Ukrainian Lesson Shows Georgia that Transformational Politics are Possible
The overwhelming majority vote in the surprise election of President Volodymyr Zelensky earlier this year in Ukraine, defeating by a huge margin the incumbent government’s presidential candidate, has already transformed by a strong mandate the political landscape for reform not just in Kyiv but also across the EU’s Eastern Partnership region. Neighbouring Georgia across the Black Sea will be one of the next countries to go to the polls in 2020.
Georgia has been on a political rollercoaster since those more hopeful heady days of the Rose Revolution which greatly raised expectations but is now sadly dashed, with an exhausting ‘revenge style’ pattern taking hold, where one party is thrown out and discredited often by the use of selective justice as another takes power.
The result has been a Georgian electorate that has become a little tired and cynical when it comes to voting, as shown by an April 2019 National Democratic Institute survey that showed that only 21 percent of Georgians support the established parties of Georgian Dream (GD) and only 15 percent support the United National Movement (UNM). This does potentially leave a big gap in the political spectrum for an inspiring newcomer party.
As we saw in Ukraine, we are living in a globally inter-connected era where there is strong appetite for more radical change, and ‘outsider’ politics are more possible than ever. When Georgia looks across the Black Sea to Ukraine, they can see that the old order can be overturned at the ballot box and that a new party with challenging policies and a charismatic leader can emerge.
In Ukraine, as in Georgia, the challenge is to forge a new path toward faster and more sustained economic growth and higher living standards. A vital step for both countries is attracting greater foreign direct investment aided by the Deep and Comprehensive Free Trade Agreements both countries enjoy with the EU giving extensive market access to all parties.
Mr. Zelensky, a political novice, was best known for starring in a satirical television series “Servant of the People,” in which his character accidentally becomes Ukrainian president. After being sworn in as the real-life president of Ukraine in May, Zelensky spoke in the Rada (Ukraine’s parliament), declaring his intention to dissolve it. “Our citizens are tired of the experienced, pompous, systemic politicians.”
The voters responded to Zelensky’s Rada speech. In snap elections on July 21st, Zelensky’s personal new party vehicle, Servant of the People (SP), won the first single-party parliamentary majority in modern Ukrainian history. SP took 43% of the party-list vote; its candidates also won 130 of 199 the first-past-the-post single-mandate districts, giving the party a clear majority of 254 of the 424 MPs overall. Opposition Platform—For Life, a pro-Russian force strong in the east, took second with 13%. Parties led by former president, Petro Poroshenko, and a former prime minister, Yulia Tymoshenko, picked up just 8% each. Golos, a new reform-oriented party founded by a rock-star, Svyatoslav Vakarchuk, squeezed in with 6%. Zelensky’s party had achieved the best electoral result of any party in independent Ukraine’s post-1991 history. Perhaps the most inspiring part of the story is that this astonishing sweeping away of the old guard means that 80% of Ukrainian MPs are new, bringing fresh perspectives to Ukrainian politics.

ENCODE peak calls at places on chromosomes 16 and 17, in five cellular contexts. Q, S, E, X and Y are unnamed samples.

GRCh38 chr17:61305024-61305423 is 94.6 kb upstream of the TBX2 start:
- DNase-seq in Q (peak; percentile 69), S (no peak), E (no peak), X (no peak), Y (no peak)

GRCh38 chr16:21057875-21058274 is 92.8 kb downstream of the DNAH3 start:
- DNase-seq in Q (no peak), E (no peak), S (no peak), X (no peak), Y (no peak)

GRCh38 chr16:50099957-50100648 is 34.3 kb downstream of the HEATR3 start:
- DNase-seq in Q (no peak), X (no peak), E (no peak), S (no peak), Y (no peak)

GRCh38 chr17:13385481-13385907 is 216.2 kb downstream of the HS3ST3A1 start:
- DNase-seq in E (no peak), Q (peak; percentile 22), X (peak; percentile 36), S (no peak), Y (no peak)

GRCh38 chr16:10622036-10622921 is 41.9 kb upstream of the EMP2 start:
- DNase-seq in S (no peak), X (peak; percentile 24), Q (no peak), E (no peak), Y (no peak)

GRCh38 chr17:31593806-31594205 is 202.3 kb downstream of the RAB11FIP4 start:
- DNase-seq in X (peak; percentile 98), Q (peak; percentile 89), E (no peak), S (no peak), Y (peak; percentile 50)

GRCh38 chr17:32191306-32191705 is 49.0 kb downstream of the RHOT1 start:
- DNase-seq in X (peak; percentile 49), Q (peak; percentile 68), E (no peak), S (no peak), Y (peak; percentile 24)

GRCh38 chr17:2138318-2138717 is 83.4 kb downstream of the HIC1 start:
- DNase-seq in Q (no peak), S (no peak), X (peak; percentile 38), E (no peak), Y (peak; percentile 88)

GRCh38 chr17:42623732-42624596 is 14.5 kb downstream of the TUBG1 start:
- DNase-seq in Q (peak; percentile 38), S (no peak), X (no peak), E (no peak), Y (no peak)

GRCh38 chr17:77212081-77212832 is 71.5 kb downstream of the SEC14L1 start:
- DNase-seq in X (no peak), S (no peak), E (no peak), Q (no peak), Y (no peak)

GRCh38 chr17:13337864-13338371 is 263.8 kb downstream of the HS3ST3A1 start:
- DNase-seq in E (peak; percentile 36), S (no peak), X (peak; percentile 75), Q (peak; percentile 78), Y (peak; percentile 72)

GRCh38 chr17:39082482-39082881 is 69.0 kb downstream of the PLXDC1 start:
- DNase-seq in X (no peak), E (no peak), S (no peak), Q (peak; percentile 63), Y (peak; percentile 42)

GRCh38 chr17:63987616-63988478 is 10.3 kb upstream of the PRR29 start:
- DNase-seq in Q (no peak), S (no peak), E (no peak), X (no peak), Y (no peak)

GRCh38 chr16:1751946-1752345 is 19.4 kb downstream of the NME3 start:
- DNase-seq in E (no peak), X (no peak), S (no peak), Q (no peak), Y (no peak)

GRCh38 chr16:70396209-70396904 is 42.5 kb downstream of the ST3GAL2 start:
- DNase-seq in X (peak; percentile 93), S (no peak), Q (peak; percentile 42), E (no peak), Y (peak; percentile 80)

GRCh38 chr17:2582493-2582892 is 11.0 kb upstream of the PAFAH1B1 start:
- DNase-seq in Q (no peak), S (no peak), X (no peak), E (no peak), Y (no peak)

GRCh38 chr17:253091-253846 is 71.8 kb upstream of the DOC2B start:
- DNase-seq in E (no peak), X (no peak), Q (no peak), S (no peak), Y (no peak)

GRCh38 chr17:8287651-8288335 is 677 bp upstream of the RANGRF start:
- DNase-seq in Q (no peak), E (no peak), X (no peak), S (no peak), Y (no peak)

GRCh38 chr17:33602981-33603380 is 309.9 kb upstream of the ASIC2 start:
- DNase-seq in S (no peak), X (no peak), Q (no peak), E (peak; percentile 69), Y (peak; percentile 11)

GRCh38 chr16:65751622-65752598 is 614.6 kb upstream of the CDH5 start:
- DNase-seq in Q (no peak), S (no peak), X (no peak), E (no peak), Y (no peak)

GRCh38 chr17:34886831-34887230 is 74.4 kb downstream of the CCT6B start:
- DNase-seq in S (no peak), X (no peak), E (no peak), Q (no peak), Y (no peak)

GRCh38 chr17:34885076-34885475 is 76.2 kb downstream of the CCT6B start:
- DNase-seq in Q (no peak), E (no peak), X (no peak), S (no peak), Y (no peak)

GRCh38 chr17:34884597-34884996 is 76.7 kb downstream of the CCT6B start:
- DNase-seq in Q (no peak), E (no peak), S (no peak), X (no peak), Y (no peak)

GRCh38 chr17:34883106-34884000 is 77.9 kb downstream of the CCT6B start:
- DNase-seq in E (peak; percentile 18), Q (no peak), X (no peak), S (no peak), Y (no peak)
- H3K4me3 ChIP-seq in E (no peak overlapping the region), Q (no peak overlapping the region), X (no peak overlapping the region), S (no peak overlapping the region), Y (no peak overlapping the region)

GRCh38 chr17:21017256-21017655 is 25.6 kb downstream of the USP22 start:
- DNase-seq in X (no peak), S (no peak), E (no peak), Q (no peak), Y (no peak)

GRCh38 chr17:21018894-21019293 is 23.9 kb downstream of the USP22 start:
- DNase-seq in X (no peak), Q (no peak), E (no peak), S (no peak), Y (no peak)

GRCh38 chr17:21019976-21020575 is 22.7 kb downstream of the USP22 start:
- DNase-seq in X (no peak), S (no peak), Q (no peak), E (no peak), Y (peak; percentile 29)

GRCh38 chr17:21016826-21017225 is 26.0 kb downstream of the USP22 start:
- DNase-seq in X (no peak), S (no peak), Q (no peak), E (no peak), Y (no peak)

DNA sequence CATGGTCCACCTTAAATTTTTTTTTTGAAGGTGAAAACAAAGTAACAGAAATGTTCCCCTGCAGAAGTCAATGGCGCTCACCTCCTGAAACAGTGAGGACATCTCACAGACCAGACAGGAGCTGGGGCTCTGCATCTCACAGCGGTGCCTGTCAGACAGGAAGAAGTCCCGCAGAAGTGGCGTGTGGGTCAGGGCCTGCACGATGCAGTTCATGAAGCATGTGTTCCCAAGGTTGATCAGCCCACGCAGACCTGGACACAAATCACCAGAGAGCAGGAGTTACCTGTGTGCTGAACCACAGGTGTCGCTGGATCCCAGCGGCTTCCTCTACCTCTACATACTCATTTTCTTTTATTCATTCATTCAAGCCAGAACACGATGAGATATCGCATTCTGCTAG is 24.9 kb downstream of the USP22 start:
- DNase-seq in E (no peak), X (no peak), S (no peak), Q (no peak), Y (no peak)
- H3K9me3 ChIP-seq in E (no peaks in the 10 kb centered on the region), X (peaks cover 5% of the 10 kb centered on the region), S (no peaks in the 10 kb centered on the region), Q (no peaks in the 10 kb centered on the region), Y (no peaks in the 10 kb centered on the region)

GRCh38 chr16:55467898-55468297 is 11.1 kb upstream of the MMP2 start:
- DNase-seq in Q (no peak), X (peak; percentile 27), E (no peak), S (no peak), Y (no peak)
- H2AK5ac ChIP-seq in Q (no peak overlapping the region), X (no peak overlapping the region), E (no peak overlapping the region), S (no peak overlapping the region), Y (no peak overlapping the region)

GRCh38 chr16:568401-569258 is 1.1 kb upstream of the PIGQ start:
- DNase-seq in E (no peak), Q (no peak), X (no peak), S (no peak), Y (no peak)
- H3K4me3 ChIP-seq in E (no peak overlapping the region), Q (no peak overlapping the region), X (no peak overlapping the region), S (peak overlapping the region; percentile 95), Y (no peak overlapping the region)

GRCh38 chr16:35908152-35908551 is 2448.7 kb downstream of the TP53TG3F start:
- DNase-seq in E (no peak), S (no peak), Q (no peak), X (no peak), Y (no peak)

Can this inspirational Ukrainian democratic story translate into the Georgian environment? There is certainly a large section of undecided voters who are disillusioned with both the incumbents, Georgian Dream and UNM parties. This part of the population is exactly where a dynamic progressive new movement could gain ground in Georgia, bringing those who are tired of the same old political games and faces back into the conversation and prepared to give the newcomer a chance at the ballot box.
In recent weeks, we have seen the Lelo movement forming in Georgia. This is part of an energetic new wave of leaders dedicated to the rule of law which is beginning to emerge from all sectors of Georgian society. This new force is reminiscent not only of Zelensky’s historic intake of 80% fresh and enthusiastic MPs but also of President Macron’s En Marche movement in France, both in terms of their commitment and their diverse backgrounds. In Georgia, it’s not only about inspiring disillusioned and increasingly apathetic voters, but also about showcasing new and able potential leaders.
For too long, politics has been a dirty word in Georgia like in many EU countries, a profession that one wouldn’t want to enter. It will be fascinating to see if Lelo can continue to attract talented individuals with integrity into politics for the first time to break this stereotyping.
Can that often-tarnished profession be seen again as one of genuine public service and patriotic duty in Georgia? Certainly the momentum seems to be there, with the movement organising fast and the launch of a formal political party now appearing to be imminent. After my own long history supporting Ukraine’s economic and political development as the former European Parliament Rapporteur for the first European Neighbourhood Policy report in 2004, it would now be thrilling to see real positive and progressive change take place in another Eastern Partnership country Georgia too as it matures as a democracy.
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